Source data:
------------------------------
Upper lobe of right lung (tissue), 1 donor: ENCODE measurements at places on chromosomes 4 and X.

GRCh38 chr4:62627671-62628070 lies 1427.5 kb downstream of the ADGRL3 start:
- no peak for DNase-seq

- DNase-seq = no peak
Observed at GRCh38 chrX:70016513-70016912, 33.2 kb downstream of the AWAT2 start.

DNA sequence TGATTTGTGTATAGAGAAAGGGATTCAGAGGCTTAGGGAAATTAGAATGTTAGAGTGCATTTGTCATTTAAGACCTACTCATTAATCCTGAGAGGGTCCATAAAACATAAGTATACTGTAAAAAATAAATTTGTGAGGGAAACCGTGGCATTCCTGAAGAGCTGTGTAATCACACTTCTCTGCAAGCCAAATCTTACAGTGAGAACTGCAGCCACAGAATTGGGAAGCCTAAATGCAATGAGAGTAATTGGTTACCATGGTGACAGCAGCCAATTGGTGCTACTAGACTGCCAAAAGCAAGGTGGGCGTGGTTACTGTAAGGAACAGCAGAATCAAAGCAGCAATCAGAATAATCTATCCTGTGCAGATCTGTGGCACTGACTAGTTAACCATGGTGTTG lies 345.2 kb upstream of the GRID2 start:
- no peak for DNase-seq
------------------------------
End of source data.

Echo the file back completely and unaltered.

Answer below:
Upper lobe of right lung (tissue), 1 donor: ENCODE measurements at places on chromosomes 4 and X.

GRCh38 chr4:62627671-62628070 lies 1427.5 kb downstream of the ADGRL3 start:
- no peak for DNase-seq

- DNase-seq = no peak
Observed at GRCh38 chrX:70016513-70016912, 33.2 kb downstream of the AWAT2 start.

DNA sequence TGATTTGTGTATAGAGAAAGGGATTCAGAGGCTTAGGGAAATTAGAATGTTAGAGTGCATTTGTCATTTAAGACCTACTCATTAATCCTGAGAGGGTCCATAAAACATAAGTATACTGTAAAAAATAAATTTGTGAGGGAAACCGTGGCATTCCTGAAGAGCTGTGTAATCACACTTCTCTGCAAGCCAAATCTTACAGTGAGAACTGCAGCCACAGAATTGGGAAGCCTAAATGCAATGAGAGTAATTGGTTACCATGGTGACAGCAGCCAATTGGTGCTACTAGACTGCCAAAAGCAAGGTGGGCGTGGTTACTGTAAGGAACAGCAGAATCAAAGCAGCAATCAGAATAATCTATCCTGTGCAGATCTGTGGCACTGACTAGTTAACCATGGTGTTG lies 345.2 kb upstream of the GRID2 start:
- no peak for DNase-seq